In February 2017, I was teaching a workshop about the lack of evidence base in CSE practice when a social worker put her hand up and disclosed to the rest of the group that she had worked with a girl who had been raped and exploited repeatedly for months. The social worker had been told to show the girl a CSE film in which the teenage girl is trafficked and violently raped. She was told to keep showing the DVD to her until she ‘understands what she is doing’. The social worker was close to tears in my group as she told the room that she made that child watch the DVD 11 times because the CSE strategy group in the local authority had told her that she must keep showing it to her until she realised how ‘risky her behaviour is’ and ‘leaves the abusers’. The child was 14 years old. “What have I done?” She said as she held her head in her hands.

The rest of the group were not shocked. Far from it, they confessed to doing the same thing. They asked me ‘but if we don’t use these films, how else do we get through to them?’

In 2017, Leicestershire police made Kayleigh’s Love Story which depicts the sexual homicide of Kayleigh Haywood who was murdered in 2016. The video is extremely graphic and has never been empirically tested and yet many local authorities paid for this resource to be rolled out to thousands of children in schools all across the Midlands. The resource is used heavily in ‘CSE’ and ‘sexting’ – but what actually happened to Kayleigh was not a ‘love story’ and nor was it systematic abuse – it was a sexual homicide that occurred within 2 weeks of Kayleigh being approached by the offender. The video has gone on to win awards and all sorts of accolades – but it has never been tested for effect, trauma, impact or anything at all really.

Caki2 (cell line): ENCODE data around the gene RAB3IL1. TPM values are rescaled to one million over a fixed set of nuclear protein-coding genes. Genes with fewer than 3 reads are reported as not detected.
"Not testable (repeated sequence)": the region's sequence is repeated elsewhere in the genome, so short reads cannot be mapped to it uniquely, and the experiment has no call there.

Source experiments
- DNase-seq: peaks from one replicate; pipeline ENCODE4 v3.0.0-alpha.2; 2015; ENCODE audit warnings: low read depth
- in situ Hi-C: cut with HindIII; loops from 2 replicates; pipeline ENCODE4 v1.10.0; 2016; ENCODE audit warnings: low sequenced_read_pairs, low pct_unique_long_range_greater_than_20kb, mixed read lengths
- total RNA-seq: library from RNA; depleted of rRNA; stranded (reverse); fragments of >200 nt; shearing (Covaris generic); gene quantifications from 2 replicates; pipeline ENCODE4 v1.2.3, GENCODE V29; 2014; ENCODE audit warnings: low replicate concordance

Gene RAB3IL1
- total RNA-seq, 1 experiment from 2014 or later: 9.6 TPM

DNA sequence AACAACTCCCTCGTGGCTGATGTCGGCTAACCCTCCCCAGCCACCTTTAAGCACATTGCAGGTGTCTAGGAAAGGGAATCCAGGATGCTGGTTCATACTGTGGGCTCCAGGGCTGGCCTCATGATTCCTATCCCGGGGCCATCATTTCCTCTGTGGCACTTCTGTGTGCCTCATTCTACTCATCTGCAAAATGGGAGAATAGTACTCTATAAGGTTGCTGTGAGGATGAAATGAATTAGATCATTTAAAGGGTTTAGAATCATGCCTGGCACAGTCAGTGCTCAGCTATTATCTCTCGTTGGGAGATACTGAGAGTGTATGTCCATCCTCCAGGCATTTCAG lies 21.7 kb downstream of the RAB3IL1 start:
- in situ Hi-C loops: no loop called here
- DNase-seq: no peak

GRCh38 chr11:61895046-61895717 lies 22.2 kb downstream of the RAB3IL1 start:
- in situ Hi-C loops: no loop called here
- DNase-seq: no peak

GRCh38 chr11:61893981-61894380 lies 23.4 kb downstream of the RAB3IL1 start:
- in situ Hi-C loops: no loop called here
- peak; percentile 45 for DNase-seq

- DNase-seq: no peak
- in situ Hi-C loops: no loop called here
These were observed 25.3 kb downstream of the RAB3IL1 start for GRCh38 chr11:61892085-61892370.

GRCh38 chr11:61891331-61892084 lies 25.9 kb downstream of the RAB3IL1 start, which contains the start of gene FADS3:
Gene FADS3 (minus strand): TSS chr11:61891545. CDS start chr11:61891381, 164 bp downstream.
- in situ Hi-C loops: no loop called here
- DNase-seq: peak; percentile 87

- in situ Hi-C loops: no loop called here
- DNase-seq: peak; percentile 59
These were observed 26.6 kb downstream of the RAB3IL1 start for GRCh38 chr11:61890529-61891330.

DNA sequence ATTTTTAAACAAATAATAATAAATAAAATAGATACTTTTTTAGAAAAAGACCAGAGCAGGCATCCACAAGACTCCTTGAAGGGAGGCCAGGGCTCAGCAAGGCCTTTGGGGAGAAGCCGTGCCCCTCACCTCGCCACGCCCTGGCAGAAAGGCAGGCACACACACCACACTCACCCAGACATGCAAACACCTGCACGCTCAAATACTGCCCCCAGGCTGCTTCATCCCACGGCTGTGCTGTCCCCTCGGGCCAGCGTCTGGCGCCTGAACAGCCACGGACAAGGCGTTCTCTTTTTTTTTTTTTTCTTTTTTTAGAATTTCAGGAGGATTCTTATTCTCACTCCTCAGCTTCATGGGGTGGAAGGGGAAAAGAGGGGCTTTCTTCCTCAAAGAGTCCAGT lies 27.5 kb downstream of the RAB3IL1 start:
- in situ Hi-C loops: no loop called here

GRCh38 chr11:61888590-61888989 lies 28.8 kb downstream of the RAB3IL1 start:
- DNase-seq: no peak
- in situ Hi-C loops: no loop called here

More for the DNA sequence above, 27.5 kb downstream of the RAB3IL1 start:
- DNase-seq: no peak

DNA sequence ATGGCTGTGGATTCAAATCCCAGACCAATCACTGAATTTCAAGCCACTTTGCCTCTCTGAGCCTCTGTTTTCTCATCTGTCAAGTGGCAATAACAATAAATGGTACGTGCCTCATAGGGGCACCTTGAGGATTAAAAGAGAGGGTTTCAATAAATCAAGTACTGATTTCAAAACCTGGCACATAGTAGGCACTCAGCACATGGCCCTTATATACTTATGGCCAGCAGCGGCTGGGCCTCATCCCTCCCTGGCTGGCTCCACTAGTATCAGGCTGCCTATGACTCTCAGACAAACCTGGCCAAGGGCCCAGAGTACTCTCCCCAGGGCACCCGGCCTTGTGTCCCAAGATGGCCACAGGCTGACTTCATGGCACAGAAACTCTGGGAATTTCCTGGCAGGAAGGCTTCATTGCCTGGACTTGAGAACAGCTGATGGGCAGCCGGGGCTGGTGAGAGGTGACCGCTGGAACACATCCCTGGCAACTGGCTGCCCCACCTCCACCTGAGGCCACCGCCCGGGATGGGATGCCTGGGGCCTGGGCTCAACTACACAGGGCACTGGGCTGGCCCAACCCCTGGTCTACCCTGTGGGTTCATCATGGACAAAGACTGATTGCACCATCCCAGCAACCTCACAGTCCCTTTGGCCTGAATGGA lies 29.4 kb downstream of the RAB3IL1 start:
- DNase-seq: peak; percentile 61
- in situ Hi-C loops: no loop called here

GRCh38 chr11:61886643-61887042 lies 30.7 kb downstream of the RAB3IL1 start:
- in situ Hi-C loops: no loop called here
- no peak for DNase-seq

There is also a legal issue here. I am worried that practitioners, local authorities and charities are breaking the law. I am sure that showing children sexually violent material is illegal. Even images of child abuse that imply or depict a child are illegal. I am also worried that the consistent, repeated exposure to sexually violent materials to children who don’t want to watch it or have been victims of sexual violence – constitutes abuse.

Even though I have been challenging this practice for two years, progress is extremely slow. But when I talk to psychologists about this, they immediately understand my concerns. Some psychologists have actually asked me for proof of these films because they didn’t believe they existed. I also have a lot of quiet support for this campaign – hundreds of practitioners feel the same way as I do, but they are trapped in a system that makes them use these films as interventions. They rarely speak out because they are worried about backlash. I know first-hand what the backlash is when you argue against these resources, because there is a monetary agenda here – and a larger culture of victim blaming in CSE that feeds these films.